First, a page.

"Not a thing." Illya glanced around and sighed. "It's starting to bother me a little. This much cash, this much temptation and I find everyone here totally loyal to Maxell. And I don't know why - the man certainly doesn't deserve it."

"Perhaps it's the fact that the man could completely destroy them that makes the difference." Napoleon glanced at his watch. "Speaking of which, if I don't get moving, I may be his next target." He slapped Kuryakin on the shoulder and started away. "Happy accounting," he said over his shoulder and Illya smirked.

"Happy trembling," he shot back.


Chao Maxell sipped delicately at his vodka and tonic, then fished the lime out with a practiced move. He actually preferred something much stronger than his own watered-down bar drinks, but refused to imbibe while still in the casino. His employees would love the chance to catch their boss with his guard down. Maxell had too many enemies for that to ever happen. There was always someone anxious to give an obliging corpse a ride out into the desert - he wasn't going to be one of those bodies.

No, not before he dealt with the matter at hand. He didn't like one of his new hires - what was the man's name? He thought for a long moment. Solo, yes, that was it. He had watched Solo this evening and twice noticed the man look directly into the camera, as if taunting him. Worse than that, the man was incredibly lucky and the baccarat players had wandered away, one by one, obviously looking for another game in which they might have a chance.

Maxell chuckled to himself as he re-ran the last thought in his mind. Here he was, about to dress down an employee for making too much money. Still, if enough gamblers lost money at the baccarat table, they might stay away, choosing another game with less of a profit margin. Or worse, they might complain to the Gaming Commission and that was something Chao wanted to stay as far from as possible. It was bad enough that the agents could show up whenever they wanted, could go wherever in his operation that they wanted. Made it tough for an honest crook to make a living.

Maxell grinned again, glanced at his watch, and finished off his drink. At a soft cough, he looked up at the doorway. Solo stood there, still in his tuxedo and looking very calm.

"I was watching you tonight, Solo," Maxell began without preamble. "You're good with the customers." Maxell refrained from calling them 'marks'. "You handle the cards well, too well. You barely lost tonight. Was that chance or did you manage to infiltrate our cards with marked decks?"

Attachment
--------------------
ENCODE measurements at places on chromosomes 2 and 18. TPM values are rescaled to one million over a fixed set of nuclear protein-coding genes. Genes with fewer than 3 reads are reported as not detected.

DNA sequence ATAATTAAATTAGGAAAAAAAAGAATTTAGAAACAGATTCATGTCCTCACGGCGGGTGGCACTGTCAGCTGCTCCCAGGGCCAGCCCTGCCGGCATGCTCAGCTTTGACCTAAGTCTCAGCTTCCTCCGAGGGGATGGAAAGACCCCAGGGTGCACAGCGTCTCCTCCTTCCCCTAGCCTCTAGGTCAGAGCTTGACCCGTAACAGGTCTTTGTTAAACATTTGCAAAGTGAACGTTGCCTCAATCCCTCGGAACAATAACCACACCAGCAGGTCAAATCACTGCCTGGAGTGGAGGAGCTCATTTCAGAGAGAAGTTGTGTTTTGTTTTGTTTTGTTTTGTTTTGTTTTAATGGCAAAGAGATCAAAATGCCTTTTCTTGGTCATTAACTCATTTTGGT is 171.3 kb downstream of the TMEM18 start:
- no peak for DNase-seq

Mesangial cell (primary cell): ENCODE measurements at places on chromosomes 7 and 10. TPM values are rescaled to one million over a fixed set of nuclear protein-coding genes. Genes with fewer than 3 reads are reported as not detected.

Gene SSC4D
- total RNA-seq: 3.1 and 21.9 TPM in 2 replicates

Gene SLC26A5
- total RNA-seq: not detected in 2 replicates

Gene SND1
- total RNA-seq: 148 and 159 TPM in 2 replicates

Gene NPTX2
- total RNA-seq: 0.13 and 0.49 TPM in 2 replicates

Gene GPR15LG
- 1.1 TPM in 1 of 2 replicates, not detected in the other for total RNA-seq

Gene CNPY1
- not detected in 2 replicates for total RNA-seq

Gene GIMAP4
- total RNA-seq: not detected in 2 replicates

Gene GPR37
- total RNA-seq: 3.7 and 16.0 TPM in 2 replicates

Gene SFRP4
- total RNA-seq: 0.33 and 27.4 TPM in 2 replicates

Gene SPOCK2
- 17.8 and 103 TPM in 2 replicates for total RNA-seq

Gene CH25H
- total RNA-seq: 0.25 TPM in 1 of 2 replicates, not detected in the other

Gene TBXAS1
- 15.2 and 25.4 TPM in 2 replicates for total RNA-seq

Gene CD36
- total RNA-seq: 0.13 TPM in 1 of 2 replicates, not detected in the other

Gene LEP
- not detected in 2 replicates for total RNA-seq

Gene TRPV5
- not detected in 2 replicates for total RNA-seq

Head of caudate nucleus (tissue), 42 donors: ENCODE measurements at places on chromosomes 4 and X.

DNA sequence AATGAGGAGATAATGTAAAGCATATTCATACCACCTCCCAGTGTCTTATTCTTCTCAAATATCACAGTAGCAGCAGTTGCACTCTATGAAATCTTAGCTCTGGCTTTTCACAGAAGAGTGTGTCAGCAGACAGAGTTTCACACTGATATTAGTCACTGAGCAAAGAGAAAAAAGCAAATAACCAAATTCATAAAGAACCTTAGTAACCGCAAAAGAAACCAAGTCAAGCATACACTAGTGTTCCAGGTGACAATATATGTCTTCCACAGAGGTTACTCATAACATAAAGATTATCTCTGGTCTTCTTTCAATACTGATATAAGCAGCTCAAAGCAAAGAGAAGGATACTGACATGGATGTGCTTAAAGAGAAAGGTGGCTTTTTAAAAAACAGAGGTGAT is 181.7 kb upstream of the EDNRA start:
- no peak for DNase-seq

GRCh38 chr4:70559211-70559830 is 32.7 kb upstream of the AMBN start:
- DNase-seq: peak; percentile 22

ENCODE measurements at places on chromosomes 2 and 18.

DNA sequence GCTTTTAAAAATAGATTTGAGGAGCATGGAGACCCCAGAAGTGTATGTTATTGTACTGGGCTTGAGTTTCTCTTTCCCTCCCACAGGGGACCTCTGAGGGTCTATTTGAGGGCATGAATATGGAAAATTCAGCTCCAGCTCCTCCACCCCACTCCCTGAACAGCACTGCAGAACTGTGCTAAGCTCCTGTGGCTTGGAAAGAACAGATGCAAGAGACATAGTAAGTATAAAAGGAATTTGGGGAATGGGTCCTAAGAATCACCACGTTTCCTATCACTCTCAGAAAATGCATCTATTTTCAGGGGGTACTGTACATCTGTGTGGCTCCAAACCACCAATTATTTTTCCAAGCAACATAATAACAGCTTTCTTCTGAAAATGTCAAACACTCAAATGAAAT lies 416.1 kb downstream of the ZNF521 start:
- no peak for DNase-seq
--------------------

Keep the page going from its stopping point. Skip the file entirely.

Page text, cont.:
He'd caught Solo unaware, that was obvious, but the man fielded the question calmly, neither sputtering denials nor acting insulted.

"I'm lucky, sir, I always have been on either side of the table. If you'd prefer me to step down, I will."

Now Maxell was caught off-guard. He wasn't expecting that response. This was a whole new ball of wax. He stood and walked over to Solo, studying the man thoroughly up and down.

"What's your game, Solo?"

"Sir?" Solo's face was the picture of innocence. "I don't understand."

Maxell shook his head and gestured towards the door. "Get out of here, Solo. Looking at you depresses me. I'll let you know whether or not I'm going to keep you on the staff." One way or the other, he was going to break this joker, and he knew just how to do it. A quick call home would be just the thing. He turned on his heel and walked from the room, a vicious smirk on his lips.

Napoleon waited for a long moment, then released the breath he'd been unconsciously holding.

"You're a brave man, Solo. Stupid, but brave." The voice came from behind the bar and Napoleon looked over his shoulder, grinning as he recognized his previous escort.

"Why do you say that, Wayne?" Solo walked over to him and hoisted himself up onto a stool at the near-empty bar.

"Valhalla rule No. 1: Never put Mr. M on the defensive. Last time, I saw him grin like that, an employee decided to try and fly out a 20th story window. Guy'd been shooting up, so it was considered just a coincidence." A sigh. "He's dangerous."

"I can believe that." Napoleon reached for a bowl of cocktail mix, slowly chewing on a few pieces as he thought.

"You want a drink to wash that stuff down with?" Wayne asked, polishing a glass.

"You make a good martini?"

"I make a good everything. That's why I'm here."

Solo chuckled as he watched the man's hands work deftly, seemingly without direction. "Why are you here, Wayne? It couldn't be the pay and Mr. Maxell doesn't exactly make this a working picnic."

"People, I guess. I really like the staff here. Knew a couple of them from when the Brown Derby closed on the Strip. It's good to be able to work with friends and the Valhalla is certainly not the worst place in Vegas to work. You should hear some of the horror stories coming out of Circus, Circus." He dropped a couple of olives in a glass and poured the liquid from the shaker into it. Then he passed it over to Solo and grinned. "Is that a great martini or what?"